1962 Triumph TR4 Restoration

Brian Sanborn, Groton, MA

Doors and Windows

As long as I had the door interior panels off, I took the opportunity to replace the door glass channels, as well as, the inner and outer door glass seals.  Like most of the rubber on the car... the black rubber outer seals were dried out, stiff and cracking.  The inner seals had no "fuzzy stuff" left to provide any vibration control.  And,  the driver's side window rattles badly when you shut the door and while you were driving.   The passengers door wasn't much better.

This is the right time to inspect the inner surfaces of the doors for rust, to make sure the bottom of the door is free of debris and that the drain holes are open and clear.  If  you find rust,  you must deal with it or it will surely get worse real soon.

One of the things I found missing and/or mangled were the plastic sheeting water guards that hang from the bottom of the lower door glass channel. They are supposed to protect the back of the door panels from getting wet when the door glass is up and you are driving in the rain.   To properly replace them would require removing the glass from the glazing channel... something I did not want to tackle this year.   I will go back next summer and seal the inner door under the panel with thick plastic sheet as you find in today's modern cars.

Replacing the window glass channels

This is a pretty easy job as long as you have access with the door panels removed.  New front and rear window glass channels are available from TRF and Moss.   They are retained in the door with bolts that are easily accessed.   You do one track at a time with the door glass still in place.   Roll the window glass 98% of the way and then remove the rear channel.  You just slip in the new channel and make sure everything is lined up.  Then do the front channel...  really straightforward.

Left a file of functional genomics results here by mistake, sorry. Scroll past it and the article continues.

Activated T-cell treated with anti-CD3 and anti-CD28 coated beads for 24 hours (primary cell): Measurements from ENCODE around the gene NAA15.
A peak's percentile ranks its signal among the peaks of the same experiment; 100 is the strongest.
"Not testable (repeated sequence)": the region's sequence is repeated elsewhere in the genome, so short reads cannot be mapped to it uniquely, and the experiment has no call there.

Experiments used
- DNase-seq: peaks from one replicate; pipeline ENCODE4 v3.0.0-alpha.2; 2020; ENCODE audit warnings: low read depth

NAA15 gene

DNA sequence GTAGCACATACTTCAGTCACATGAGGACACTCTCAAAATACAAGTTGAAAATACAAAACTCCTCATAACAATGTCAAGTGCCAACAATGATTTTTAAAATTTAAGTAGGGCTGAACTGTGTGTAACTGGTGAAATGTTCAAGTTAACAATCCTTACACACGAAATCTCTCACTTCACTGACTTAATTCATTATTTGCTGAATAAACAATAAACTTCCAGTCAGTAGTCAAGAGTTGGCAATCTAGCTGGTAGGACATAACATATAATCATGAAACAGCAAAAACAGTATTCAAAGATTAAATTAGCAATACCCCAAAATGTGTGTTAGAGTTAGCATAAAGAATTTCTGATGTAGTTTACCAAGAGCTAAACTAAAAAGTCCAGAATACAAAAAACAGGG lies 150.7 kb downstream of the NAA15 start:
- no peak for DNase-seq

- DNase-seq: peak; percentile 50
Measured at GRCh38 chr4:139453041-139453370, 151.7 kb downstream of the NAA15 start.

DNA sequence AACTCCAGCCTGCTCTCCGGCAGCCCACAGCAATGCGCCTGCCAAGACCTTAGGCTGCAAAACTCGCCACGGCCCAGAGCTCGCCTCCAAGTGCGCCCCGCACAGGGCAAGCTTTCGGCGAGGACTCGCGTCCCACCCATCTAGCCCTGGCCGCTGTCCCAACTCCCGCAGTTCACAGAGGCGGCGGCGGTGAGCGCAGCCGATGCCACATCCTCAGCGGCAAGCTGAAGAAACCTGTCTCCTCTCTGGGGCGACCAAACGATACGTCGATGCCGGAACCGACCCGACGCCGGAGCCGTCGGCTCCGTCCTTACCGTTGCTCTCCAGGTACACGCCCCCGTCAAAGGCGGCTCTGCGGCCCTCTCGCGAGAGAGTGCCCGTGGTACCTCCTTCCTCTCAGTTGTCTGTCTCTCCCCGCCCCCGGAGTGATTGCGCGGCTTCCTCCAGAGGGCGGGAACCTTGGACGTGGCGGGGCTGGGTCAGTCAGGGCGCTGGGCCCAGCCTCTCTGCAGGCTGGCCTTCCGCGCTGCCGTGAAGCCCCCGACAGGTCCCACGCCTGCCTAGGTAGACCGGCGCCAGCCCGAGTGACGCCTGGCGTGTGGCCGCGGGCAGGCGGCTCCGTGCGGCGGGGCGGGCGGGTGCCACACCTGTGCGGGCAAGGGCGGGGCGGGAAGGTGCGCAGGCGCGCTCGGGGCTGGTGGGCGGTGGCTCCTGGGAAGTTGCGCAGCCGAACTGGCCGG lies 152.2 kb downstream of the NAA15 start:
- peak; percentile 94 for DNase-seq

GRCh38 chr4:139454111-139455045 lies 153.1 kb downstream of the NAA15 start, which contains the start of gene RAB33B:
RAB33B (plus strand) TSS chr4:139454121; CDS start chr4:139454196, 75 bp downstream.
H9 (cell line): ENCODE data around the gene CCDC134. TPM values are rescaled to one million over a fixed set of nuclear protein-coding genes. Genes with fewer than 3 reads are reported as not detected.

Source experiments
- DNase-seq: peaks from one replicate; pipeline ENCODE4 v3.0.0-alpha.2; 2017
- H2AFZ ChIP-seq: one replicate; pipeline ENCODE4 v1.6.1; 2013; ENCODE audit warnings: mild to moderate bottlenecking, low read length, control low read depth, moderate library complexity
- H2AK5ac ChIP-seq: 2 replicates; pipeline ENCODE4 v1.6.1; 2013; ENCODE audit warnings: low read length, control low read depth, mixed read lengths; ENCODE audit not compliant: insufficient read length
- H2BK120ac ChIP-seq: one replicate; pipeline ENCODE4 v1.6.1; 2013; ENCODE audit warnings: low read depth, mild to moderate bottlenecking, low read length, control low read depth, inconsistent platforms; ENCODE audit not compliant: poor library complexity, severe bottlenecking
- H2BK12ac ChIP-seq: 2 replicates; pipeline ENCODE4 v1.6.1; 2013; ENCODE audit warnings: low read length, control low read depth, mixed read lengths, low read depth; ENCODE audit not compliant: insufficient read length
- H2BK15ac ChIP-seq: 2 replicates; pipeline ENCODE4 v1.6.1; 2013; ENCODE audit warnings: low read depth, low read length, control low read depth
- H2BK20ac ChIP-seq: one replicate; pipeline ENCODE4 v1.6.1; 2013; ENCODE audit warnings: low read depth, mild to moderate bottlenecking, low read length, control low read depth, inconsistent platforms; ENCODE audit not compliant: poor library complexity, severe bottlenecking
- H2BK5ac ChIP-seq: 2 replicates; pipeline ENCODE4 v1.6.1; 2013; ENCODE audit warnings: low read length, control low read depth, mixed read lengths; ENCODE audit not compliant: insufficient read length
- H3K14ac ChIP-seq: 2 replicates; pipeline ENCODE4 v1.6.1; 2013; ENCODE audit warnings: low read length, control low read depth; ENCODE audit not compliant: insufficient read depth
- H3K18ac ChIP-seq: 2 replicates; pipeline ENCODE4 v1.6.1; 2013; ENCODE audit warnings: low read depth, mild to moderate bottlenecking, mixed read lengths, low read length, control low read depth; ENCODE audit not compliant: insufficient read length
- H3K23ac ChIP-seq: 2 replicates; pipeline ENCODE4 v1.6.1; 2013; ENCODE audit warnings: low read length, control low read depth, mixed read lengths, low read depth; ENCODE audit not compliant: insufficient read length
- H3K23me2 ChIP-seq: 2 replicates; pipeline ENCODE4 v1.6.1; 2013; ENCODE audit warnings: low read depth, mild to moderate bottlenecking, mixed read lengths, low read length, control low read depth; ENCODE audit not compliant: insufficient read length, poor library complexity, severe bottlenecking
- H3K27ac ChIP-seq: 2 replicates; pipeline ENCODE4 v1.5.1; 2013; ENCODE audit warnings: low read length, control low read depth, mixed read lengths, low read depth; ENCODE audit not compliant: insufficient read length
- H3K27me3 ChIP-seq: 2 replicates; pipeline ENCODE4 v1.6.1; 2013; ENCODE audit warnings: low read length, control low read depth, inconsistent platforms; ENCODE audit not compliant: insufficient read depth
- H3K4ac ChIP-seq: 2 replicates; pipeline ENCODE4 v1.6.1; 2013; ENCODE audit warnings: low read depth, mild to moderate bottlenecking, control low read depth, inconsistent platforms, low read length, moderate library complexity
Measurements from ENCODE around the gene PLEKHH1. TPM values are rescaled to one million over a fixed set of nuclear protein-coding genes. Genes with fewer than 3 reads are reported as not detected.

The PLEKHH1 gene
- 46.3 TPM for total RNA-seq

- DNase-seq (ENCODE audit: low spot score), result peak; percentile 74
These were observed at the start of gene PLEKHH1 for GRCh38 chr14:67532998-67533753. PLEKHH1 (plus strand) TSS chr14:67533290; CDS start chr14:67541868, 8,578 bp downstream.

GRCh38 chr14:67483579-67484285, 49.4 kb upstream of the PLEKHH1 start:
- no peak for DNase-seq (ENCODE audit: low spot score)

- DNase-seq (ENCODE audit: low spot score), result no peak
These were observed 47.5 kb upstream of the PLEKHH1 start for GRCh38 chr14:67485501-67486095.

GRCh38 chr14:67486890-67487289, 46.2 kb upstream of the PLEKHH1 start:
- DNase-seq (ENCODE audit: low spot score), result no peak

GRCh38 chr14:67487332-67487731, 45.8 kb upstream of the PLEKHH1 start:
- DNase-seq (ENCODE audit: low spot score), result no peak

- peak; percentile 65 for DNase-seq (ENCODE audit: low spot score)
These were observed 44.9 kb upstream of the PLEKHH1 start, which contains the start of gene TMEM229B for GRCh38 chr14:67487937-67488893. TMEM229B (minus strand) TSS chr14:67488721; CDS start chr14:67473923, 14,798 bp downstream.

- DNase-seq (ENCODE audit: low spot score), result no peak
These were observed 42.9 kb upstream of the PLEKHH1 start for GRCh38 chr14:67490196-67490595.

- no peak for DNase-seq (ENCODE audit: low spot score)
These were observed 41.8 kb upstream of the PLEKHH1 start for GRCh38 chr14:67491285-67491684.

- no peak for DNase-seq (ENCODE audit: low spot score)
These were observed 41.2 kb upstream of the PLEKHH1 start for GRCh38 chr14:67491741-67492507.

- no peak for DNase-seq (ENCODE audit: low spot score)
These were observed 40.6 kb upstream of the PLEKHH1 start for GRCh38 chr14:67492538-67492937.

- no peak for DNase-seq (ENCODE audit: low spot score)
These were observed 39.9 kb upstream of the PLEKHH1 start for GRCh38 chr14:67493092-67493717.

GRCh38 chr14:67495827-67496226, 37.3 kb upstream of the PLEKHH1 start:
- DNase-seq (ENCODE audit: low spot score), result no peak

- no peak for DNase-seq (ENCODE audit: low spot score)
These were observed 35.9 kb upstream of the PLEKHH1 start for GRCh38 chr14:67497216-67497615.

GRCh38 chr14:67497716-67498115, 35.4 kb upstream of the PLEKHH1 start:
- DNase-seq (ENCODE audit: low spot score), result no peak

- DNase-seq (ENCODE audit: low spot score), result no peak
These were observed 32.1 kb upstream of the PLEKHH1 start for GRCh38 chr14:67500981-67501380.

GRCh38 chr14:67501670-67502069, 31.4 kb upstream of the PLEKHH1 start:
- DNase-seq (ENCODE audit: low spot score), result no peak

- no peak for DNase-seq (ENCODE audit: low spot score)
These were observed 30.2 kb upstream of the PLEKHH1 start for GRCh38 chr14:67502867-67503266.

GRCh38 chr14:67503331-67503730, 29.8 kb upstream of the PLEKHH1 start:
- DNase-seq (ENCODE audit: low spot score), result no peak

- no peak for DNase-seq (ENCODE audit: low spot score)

Replacing window seals

This is not as tough as it looks... once you get the knack of it.  Start by getting the right tools and parts.   Order a complete new set of clips.  The outer seal clips and the inner seal clips are slightly different.

You will need to make a homemade clip installation tool.  Look at the TR4 workshop manual or the latest Moss catalog parts page for hints.   The best solution I have found is one of those PCI adapter slot covers that you probably have lying around from your computer.   It has the perfect "J" shape that's needed.

The aftermarket inner seals seem to be very good from TRF. However, I was very disappointed in the outer black rubber seals.  The rubber is just not up to the job and they were splitting after 2 months where my arm rests on the door while driving.  Maybe the ones from Moss are better.

Start by loosening the door glass height adjustment nut and let the window settle way down and out of the way.  Then proceed with the inner seal.  The trick is to position the seal and the to put one of the clips on the J-hook and pull up catching the edge of the seal and the sheetmetal lip.  It works like a paper clip.  It will take some practice and you will drop the clip into the bottom of the door at least 25 times before your done.  Then do the outer seal.  This may need trimming.  Make sure that you trim it taking into account the rear curve in the door outline.

Adjust the door glass

You finish up by adjusting the door glass using the instructions in the TR4 Workshop Manual.  Position the glass so that it is at the right height to just slip under the tops little water runoff lip and that it lines up with and is parallel to the windscreen side edge.  You need about 3/8" of the rubber seal showing.

If you get it right... the top of the glass will just touch the inner door seal fuzzy when the window is cranked down.  This will keep the door from rattling and you have that nice quiet "clunk" when you close the door and no more rattles while driving.